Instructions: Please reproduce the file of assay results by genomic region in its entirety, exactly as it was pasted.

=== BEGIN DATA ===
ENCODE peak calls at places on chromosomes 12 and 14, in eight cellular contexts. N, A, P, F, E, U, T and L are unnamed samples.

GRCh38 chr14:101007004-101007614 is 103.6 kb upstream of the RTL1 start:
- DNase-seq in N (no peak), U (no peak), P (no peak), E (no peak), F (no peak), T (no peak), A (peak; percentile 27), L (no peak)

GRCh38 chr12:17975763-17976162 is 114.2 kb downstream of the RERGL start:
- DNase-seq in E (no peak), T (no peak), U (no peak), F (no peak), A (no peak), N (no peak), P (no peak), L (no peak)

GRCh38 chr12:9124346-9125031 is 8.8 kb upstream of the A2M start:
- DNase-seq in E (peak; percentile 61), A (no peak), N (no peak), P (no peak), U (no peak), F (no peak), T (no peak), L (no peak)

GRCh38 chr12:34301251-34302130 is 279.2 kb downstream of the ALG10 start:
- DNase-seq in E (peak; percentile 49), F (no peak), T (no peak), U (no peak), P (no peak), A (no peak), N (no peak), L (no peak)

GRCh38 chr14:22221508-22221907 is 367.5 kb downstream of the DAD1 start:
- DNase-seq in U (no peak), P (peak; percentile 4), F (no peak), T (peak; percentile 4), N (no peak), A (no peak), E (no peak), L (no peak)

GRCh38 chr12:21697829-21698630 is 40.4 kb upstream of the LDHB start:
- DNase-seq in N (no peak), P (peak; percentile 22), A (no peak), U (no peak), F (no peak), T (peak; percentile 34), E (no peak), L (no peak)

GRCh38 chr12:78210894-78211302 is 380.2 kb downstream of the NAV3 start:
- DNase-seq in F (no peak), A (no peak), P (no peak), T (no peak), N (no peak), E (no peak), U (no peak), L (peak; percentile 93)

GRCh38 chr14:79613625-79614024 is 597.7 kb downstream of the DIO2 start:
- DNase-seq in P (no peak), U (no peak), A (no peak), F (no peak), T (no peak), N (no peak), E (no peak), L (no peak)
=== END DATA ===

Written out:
ENCODE peak calls at places on chromosomes 12 and 14, in eight cellular contexts. N, A, P, F, E, U, T and L are unnamed samples.

GRCh38 chr14:101007004-101007614 is 103.6 kb upstream of the RTL1 start:
- DNase-seq in N (no peak), U (no peak), P (no peak), E (no peak), F (no peak), T (no peak), A (peak; percentile 27), L (no peak)

GRCh38 chr12:17975763-17976162 is 114.2 kb downstream of the RERGL start:
- DNase-seq in E (no peak), T (no peak), U (no peak), F (no peak), A (no peak), N (no peak), P (no peak), L (no peak)

GRCh38 chr12:9124346-9125031 is 8.8 kb upstream of the A2M start:
- DNase-seq in E (peak; percentile 61), A (no peak), N (no peak), P (no peak), U (no peak), F (no peak), T (no peak), L (no peak)

GRCh38 chr12:34301251-34302130 is 279.2 kb downstream of the ALG10 start:
- DNase-seq in E (peak; percentile 49), F (no peak), T (no peak), U (no peak), P (no peak), A (no peak), N (no peak), L (no peak)

GRCh38 chr14:22221508-22221907 is 367.5 kb downstream of the DAD1 start:
- DNase-seq in U (no peak), P (peak; percentile 4), F (no peak), T (peak; percentile 4), N (no peak), A (no peak), E (no peak), L (no peak)

GRCh38 chr12:21697829-21698630 is 40.4 kb upstream of the LDHB start:
- DNase-seq in N (no peak), P (peak; percentile 22), A (no peak), U (no peak), F (no peak), T (peak; percentile 34), E (no peak), L (no peak)

GRCh38 chr12:78210894-78211302 is 380.2 kb downstream of the NAV3 start:
- DNase-seq in F (no peak), A (no peak), P (no peak), T (no peak), N (no peak), E (no peak), U (no peak), L (peak; percentile 93)

GRCh38 chr14:79613625-79614024 is 597.7 kb downstream of the DIO2 start:
- DNase-seq in P (no peak), U (no peak), A (no peak), F (no peak), T (no peak), N (no peak), E (no peak), L (no peak)